Rob's web

Electrostatic discharge 2

Home - Techniek - Electronica - Radiotechniek - Radio amateur bladen - QST - Electrostatic discharge 2

Is your workbench ESD safe? With a few inexpensive tools and proper precautions, it can be.

Last month, I discussed the generation of ESD, its hazards and some ways of avoiding damage to your electronic equipment and components. This article wraps things up by telling you a bit more about ESD and what you can do to make your workbench ESD-safe.

Some ESD considerations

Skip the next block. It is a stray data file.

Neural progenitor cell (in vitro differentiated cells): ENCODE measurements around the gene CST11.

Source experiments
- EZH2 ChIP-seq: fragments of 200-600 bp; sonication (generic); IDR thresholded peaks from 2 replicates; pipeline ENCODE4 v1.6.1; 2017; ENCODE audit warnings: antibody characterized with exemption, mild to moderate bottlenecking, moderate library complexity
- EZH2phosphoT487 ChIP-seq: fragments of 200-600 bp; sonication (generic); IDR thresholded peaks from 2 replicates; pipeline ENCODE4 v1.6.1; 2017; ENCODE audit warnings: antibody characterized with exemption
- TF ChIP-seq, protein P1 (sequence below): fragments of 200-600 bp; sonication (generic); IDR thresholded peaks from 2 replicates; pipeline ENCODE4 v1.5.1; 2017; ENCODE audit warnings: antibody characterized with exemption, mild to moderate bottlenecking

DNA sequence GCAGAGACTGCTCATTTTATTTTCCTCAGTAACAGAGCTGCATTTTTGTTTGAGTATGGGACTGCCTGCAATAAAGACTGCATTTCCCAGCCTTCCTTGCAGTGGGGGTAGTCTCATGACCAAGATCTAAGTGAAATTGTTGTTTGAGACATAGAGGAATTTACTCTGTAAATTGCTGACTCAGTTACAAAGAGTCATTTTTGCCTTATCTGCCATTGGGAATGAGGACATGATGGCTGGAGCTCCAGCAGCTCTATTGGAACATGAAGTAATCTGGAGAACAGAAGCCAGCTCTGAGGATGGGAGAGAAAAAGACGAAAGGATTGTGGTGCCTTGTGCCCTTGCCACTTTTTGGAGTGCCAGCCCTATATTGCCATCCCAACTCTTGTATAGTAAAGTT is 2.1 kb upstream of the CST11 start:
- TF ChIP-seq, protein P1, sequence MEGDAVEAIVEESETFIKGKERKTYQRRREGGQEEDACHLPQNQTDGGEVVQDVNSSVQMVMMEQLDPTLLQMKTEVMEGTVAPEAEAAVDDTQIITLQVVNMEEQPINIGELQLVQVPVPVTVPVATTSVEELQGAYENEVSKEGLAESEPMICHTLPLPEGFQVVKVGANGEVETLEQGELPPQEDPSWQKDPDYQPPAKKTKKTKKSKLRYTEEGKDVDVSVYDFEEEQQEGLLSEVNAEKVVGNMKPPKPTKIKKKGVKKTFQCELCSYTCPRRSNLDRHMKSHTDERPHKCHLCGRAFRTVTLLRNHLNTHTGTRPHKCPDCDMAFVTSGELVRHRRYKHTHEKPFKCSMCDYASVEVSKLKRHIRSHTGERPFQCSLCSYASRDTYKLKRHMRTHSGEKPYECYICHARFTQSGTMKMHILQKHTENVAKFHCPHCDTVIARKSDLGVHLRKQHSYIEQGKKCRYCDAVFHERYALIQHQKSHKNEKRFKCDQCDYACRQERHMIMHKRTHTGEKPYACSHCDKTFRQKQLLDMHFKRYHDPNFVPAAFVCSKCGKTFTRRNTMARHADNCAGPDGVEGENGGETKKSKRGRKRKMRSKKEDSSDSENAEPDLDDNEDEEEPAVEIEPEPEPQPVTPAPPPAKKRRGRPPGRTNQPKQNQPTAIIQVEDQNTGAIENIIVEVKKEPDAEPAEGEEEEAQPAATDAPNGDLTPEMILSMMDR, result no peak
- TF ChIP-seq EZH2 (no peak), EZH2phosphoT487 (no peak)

Chances are, most of us will eventually work on a piece of solid-state gear. Without the appropriate antistatic equipment, (see "Supply Sources" in the Appendix) you'll subject that gear to unnecessary ESD risk. Many ESD products (such as static-dissipative gloves, hats, garments, shoes, and floor and wall finishes) are impractical for most amateurs to consider. Other products, however, such as antistatic tools, desktop air ionizers, wrist/ankle straps and conductive mats are both readily available and affordable. Even the more-expensive and specialized ESD equipment can sometimes be found at swap fests, so it's important for you to become aware of what's out there and what it can do.